Thomas' Calculus 13th Edition

Published by Pearson
ISBN 10: 0-32187-896-5
ISBN 13: 978-0-32187-896-0

Chapter 12: Vectors and the Geometry of Space - Section 12.5 - Lines and Planes in Space - Exercises 12.5 - Page 727: 53



Work Step by Step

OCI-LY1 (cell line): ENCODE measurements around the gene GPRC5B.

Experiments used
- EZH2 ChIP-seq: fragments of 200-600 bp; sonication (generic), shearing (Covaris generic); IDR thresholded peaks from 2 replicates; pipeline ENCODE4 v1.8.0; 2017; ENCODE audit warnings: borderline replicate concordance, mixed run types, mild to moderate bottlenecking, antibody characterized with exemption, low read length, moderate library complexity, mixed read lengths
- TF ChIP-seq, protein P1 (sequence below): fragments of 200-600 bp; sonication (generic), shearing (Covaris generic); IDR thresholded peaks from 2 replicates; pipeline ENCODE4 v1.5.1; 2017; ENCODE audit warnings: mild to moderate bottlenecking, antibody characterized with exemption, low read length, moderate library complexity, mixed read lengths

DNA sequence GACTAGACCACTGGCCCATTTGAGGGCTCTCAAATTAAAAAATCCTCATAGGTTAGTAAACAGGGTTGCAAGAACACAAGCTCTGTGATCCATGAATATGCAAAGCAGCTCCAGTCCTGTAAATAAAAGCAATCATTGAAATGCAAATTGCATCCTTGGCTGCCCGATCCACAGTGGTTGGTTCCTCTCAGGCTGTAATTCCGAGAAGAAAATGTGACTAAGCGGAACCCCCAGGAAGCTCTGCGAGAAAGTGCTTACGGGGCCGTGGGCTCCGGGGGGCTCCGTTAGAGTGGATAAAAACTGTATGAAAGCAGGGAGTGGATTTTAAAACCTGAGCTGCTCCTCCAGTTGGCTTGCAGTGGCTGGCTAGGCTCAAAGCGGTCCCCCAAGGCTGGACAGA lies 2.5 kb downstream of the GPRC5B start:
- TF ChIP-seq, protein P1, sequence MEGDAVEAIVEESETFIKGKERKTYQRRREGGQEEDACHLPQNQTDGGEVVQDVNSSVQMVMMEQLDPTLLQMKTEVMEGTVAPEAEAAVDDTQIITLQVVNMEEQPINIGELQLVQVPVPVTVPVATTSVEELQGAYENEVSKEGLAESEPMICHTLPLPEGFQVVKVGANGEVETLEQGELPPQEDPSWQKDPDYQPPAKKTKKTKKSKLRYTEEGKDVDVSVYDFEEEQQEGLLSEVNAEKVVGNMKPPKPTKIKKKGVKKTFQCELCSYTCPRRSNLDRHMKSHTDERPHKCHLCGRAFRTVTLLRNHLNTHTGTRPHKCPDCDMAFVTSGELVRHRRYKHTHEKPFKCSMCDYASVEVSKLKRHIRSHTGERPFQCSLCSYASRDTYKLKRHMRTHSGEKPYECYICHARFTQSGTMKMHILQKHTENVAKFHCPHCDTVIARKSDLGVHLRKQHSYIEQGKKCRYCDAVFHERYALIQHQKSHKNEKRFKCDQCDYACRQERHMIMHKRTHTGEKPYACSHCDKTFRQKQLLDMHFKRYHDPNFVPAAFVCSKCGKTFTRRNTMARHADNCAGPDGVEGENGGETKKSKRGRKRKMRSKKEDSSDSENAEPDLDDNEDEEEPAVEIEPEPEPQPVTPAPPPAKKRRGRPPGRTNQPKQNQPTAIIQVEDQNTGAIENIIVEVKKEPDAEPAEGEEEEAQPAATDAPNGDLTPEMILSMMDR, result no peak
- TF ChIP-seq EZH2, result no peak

Since, we have the parametric equations $x=1-t; y=3t; z=1+t$ Equation of plane $2x-y+3z=6$ Plug all the parametric equations $x=1-t; y=3t; z=1+t$ in the equation of plane, we have $t=\dfrac{-1}{2}$ Thus, we have the Parametric equations as follows: $x=1-(\dfrac{-1}{2})=\dfrac{3}{2}; y=3(\dfrac{-1}{2})=\dfrac{-3}{2}; z=1+(\dfrac{-1}{2})=\dfrac{1}{2}$ Hence, the line will meet at the point: $(\dfrac{3}{2},\dfrac{-3}{2},\dfrac{1}{2})$
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